This week’s official announcement about Boyle’s and Hodge’s participation in Bond 25 didn’t reference any plot points. The guess here is we’ll get some kind of brief synopsis when production starts in early December.

Who will compose Bond 25’s score? Some directors have a strong relationship with composers. That’s why we got Thomas Newman for Skyfall and SPECTRE, directed by Sam Mendes.

A variety of composers have worked on Boyle’s films, including David Arnold (A Life Less Ordinary), John Murphy (28 Days Later…), A.R. Rahman (Slumdog Millionaire and 127 Hours) and Daniel Pemberton (Steve Jobs).

Arnold, of course, is a 007 film veteran, working on five films from 1997 through 2008. Does he get a chance at a sixth?

Will Bond 25’s budget expand or contract compared with SPECTRE?  SPECTRE’s budget was an estimated $245 million (after including tax credits in Mexico and product placement deals). A car chase scene in Rome alone cost about 24 million British pounds, or $36 million at the time. Also, Eon boasted how the movie had the biggest explosion in motion picture history.

By contrast, 2012’s Skyfall had an estimated budget of $200 million. That’s still a lot of money but there was economizing. The first unit only traveled to Turkey. Sequences set in China were filmed with a second unit, with interiors filmed either at Pinewood Studios or U.K. locations doubling for China.

Presumably, Bond 25’s budget has been taken into account by the new distribution setup: A joint venture between Metro-Goldwyn-Mayer (007’s home studio) and Annapurna Pictures for the U.S. and Universal for international.

The previous four 007 films were distributed by Sony Pictures. For Skyfall and SPECTRE, Sony contributed 50 percent of the production budget but only got back 25 percent of the profit, while MGM kept 75 percent.

Bond 25 questions (Danny Boyle edition Part III)

After Danny Boyle this week confirmed his involvement in Bond 25 (he’ll direct if a script being written by John Hodge is approved), the director’s comments generates even more questions about the next 007 film.

Who will be the composer? Some directors have a long-running collaboration with composers. The duos of Blake Edwards and Henry Mancini along with Steven Spielberg and John Williams come to mind.

The 007 film series isn’t immune. Thomas Newman did the scores for Skyfall and SPECTRE because director Sam Mendes wanted him.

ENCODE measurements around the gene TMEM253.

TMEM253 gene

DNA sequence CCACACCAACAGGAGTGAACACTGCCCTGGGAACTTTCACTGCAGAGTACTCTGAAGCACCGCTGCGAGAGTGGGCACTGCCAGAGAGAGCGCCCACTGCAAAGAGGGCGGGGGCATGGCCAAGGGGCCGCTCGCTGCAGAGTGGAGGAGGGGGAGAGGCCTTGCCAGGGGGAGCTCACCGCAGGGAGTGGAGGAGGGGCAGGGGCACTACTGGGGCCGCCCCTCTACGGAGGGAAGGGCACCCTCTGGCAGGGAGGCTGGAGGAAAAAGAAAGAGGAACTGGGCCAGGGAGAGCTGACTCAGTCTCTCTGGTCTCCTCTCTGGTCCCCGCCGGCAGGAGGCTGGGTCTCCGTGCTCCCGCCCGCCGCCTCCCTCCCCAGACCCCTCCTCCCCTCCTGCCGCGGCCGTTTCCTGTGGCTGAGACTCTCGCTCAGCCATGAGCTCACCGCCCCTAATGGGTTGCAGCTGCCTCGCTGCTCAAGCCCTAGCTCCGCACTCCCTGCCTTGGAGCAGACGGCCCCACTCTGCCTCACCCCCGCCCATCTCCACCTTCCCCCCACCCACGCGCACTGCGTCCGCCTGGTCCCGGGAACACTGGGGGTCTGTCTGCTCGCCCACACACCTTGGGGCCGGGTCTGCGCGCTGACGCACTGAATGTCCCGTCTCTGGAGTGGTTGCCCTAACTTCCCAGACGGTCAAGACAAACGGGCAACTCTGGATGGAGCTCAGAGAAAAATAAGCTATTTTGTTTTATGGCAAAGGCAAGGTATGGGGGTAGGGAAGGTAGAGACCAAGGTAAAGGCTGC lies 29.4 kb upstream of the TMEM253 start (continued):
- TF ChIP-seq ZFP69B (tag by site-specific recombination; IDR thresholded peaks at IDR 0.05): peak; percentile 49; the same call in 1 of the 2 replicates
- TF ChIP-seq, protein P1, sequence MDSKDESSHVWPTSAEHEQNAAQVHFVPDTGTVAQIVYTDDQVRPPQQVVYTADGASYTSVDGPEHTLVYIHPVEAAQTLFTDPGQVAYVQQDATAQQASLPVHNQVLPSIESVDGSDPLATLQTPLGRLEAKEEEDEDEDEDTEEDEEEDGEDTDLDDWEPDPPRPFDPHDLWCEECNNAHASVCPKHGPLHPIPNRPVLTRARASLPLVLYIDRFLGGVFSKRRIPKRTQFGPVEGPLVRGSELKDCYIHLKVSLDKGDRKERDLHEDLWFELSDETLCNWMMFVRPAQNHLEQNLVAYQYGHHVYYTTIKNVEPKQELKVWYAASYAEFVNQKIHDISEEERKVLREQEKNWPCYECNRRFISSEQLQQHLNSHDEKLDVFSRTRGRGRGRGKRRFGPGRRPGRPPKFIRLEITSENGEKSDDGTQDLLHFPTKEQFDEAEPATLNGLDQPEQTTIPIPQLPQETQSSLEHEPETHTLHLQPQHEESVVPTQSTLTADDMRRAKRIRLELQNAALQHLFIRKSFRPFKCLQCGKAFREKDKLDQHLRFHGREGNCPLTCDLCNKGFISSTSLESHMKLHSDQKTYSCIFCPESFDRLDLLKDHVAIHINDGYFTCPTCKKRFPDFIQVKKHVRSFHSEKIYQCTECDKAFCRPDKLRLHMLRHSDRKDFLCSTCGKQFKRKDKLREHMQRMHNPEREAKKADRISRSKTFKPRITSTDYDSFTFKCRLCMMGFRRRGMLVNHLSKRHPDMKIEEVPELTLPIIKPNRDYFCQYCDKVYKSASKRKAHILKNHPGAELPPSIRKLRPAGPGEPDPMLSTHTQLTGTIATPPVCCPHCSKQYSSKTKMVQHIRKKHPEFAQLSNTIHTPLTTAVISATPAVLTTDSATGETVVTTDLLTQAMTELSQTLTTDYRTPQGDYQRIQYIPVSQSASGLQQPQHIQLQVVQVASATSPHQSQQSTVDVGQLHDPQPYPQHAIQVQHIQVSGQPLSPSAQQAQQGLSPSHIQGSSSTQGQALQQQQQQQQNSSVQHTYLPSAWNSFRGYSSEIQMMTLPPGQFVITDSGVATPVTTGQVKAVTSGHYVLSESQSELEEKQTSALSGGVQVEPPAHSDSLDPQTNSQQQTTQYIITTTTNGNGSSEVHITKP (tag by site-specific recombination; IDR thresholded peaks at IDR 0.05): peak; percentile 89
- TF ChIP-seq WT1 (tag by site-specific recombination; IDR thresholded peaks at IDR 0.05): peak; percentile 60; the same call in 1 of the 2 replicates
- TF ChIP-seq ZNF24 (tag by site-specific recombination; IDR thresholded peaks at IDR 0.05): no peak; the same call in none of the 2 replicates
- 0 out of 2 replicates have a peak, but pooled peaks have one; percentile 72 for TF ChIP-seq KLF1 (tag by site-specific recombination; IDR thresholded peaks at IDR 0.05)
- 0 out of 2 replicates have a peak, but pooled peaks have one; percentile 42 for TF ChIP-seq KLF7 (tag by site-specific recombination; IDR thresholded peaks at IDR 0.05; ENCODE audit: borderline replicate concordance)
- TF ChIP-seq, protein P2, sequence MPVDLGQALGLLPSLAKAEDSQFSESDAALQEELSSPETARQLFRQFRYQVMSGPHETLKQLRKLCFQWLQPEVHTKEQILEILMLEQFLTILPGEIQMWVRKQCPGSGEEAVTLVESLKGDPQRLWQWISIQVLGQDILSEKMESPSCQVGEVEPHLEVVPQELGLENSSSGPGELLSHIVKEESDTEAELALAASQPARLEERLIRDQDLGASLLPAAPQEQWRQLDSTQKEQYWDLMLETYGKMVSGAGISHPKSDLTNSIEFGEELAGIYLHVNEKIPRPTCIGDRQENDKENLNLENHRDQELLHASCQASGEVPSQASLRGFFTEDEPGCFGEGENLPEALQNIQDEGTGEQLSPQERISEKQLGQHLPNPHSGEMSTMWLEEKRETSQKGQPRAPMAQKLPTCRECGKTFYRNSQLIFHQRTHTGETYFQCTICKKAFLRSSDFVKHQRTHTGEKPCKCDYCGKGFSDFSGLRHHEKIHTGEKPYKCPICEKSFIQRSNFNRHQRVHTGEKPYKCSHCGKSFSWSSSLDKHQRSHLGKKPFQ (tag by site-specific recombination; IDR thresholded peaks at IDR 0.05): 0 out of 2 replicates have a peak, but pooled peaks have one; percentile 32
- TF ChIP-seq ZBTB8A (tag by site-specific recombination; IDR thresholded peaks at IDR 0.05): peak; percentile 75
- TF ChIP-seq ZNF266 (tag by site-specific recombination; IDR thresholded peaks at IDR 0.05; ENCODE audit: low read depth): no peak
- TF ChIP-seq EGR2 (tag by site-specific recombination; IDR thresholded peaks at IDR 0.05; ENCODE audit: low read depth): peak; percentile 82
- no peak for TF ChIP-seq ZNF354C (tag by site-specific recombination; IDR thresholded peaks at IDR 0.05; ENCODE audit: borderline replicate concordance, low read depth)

Boyle has worked with a variety of composers.

Some examples: Boyle’s A Life Less Ordinary (1997) was scored by David Arnold, the five-time 007 film composer. A.R. Rahman scored Boyle’s 127 Hours and Slumdog Millionaire. Daniel Pemberton scored 2015’s Steve Jobs.

Arnold, of course, knows his way around scoring a Bond film. Pemberton, in scoring 2015’s The Man From U.N.C.L.E., was under orders from director Guy Ritchie to avoid a James Bond sound. To know how to avoid a 007 sound, you have to know what the Bond sound is to begin with.

Then again, Boyle might have a new choice up his sleeve. Assuming Boyle makes it to the Bond 25 director chair, the composer question may be one of the biggest wild cards in the production.

Why Boyle, and why now? Boyle wasn’t asked this question and nobody else is talking for the record.

A guess: For what ever reason, the powers that be (Eon Productions, Metro-Goldwyn-Mayer) were looking for something different. 

In March 2017, the Daily Mail’s Baz Bamigboye reported that six-time 007 screenwriters Neal Purvis and Robert Wade had been hired for yet another go. That was confirmed in July 2017 and, as recently as December, Eon boss Barbara Broccoli said in a Hollywood Reporter podcast the writers were still going at it.

P&W was a safe choice. Eon, which has employed P&W’s services since 1998, when they began work on the World Is Not Enough’s first draft, knows what P&W can do. By this time, P&W knows the ups and downs of working for Eon.

Boyle (and writer Hodge) evidently pitched something that caught the interest of Eon and MGM.

Is everything locked down? In the words of Sheriff J.W. Pepper: “Helllllllllll no!”

Outsiders don’t know when Hodge will deliver his first draft. Regardless, it’s doubtful that draft will be ready to go before the cameras. In movies, there is much rewriting after the initial draft is delivered.

What would be the strangest thing you could imagine regarding this process? If P&W were brought in to rewrite whatever Hodge delivers.